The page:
Anxieties, concerns, shame, guilt, lists of things we have yet to do, all these and many more make up the noise which floods our hearts, noise that distracts us from seeing our true need and God’s full supply. Removing the external distractions helps us recognize the internal distractions that we always carry—distractions that we may not even know about or may even try to hide. Look over that list in the first sentence of this paragraph and ask how each of these wounds either helps or hinders you from developing a deeper love for God or others. None of them help; they all hinder.


Usually, sometime after the 24 hour mark, something beautiful happens—the inner world stops screaming at me. One monk called this the moment when the monkeys in his banana trees stop their frenetic movement and ceaseless screeching. This is the moment when the silence of the tongue, environment an inner world combine to create a truly beautiful season of peace. It is a peace with God and a peace with myself. And it is a peace that lasts, impacting my relationship with others even after I get home.


It is no surprise that Christians through the ages—from the desert monks of the third century to people in the twenty-first century—write and speak of similar things happening to them. Silence tears down our masterfully constructed facades that even we have come to believe are real and forces us to face ourselves in the light of God’s justice and mercy. It is painful, but it is good. Thankfully you don’t need a week away in a secluded hermitage to practice this kind of silence.


Knowing that it is hard to get away for even a few hours, you may want to try this in your own home. If you live with others, find a moment when everyone is gone (or asleep). Turn off every appliance you can and enter an unhurried time of quiet prayer, reflective reading of scripture or meditation on an attribute of God. Become aware of your swinging monkeys. Give them a name and gently hand them over to God’s care. Try this for even ten minutes sometime and note what happens to your inner world.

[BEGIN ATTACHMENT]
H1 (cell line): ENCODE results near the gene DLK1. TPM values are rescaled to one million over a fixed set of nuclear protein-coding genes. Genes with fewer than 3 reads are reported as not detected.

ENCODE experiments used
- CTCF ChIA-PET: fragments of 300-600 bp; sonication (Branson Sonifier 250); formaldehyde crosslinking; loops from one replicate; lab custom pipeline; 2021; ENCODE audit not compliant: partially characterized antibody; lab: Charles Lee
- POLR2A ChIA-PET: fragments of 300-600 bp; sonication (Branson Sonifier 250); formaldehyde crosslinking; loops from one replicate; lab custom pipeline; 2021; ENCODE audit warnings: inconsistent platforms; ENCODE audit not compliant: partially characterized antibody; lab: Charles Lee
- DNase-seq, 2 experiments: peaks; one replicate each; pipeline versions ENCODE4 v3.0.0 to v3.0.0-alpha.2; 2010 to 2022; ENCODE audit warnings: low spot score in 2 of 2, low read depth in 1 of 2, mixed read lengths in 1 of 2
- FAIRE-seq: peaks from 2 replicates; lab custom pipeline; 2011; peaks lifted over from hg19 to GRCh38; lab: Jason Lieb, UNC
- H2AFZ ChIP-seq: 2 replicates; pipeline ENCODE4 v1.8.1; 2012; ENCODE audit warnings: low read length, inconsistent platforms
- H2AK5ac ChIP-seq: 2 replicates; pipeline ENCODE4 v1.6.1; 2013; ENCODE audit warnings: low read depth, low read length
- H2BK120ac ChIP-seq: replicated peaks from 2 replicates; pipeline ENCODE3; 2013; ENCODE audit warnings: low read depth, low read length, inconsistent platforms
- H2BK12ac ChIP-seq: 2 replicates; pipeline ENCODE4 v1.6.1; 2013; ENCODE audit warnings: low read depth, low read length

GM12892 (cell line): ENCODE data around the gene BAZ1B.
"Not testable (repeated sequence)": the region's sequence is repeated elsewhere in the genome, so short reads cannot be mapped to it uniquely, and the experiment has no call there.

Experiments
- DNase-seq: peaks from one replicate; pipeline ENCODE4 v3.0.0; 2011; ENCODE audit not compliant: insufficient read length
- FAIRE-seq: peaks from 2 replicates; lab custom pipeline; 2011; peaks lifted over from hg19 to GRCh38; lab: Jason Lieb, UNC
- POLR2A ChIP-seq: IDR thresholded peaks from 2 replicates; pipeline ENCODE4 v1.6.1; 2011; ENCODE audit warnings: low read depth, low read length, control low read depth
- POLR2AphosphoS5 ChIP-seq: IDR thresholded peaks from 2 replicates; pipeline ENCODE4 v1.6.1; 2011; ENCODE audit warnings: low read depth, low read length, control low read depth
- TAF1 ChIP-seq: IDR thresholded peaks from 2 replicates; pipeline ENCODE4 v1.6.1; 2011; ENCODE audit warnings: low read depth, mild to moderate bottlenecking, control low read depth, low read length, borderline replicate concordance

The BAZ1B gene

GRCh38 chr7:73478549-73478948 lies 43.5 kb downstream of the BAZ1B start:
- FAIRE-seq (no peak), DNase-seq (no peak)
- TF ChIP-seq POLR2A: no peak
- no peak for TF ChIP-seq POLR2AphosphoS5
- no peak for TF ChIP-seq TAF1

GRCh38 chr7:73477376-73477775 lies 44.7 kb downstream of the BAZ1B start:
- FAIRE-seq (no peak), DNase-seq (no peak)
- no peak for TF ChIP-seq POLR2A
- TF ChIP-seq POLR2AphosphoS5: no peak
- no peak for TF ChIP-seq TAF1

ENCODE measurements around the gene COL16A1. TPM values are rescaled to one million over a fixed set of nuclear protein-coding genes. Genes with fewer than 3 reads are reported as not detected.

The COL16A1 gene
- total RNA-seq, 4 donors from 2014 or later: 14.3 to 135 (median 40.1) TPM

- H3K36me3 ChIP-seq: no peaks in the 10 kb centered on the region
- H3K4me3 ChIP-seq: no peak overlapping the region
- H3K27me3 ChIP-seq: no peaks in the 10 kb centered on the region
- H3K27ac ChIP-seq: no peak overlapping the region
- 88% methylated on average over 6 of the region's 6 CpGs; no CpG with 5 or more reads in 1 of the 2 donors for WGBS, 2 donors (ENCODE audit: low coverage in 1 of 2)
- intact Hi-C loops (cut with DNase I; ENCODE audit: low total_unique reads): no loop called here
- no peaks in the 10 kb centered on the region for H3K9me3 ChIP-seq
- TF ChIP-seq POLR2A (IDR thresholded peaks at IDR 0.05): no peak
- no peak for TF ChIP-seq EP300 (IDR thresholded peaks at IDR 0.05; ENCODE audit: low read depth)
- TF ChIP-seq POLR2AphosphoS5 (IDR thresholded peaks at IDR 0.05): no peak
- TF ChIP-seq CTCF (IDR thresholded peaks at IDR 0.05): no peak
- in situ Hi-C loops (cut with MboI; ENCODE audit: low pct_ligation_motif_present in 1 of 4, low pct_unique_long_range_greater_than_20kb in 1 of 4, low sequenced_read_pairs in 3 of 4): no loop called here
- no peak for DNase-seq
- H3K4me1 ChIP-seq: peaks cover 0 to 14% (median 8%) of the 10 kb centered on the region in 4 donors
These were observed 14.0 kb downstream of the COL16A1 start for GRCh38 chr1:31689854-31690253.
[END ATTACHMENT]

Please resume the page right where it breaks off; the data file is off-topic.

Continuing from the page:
Here is a truth that Jesus knew and practiced: When your inner world is silent, you can be at peace even when the world around you is in a storm. When Jesus went off to lonely places to pray He placed Himself within a silence we rarely experience. By doing and saying only what the Father wanted Him to do or say meant that He practiced silencing His tongue and based on His actions, I think it is clear that His heart was silent too. One look at His selfless, others-centered actions from the cross reveal that His inner world was not in turmoil.


Silence is a practice that sustains the health of our souls and so much more could be said about it. Perhaps it is best to allow Henri Nouwen to have the last word. 

"We are usually surrounded by so much inner and outer noise that it is hard to truly hear our God when he is speaking to us...Thus our lives have become absurd. In the word absurd we find the Latin word surdus which means deaf. A spiritual life requires discipline because we need to learn to listen to God, who constantly speaks but we seldom hear.”


Oh that God, through our silence, may teach us to truly hear what He has to say.


Learning to listen with you,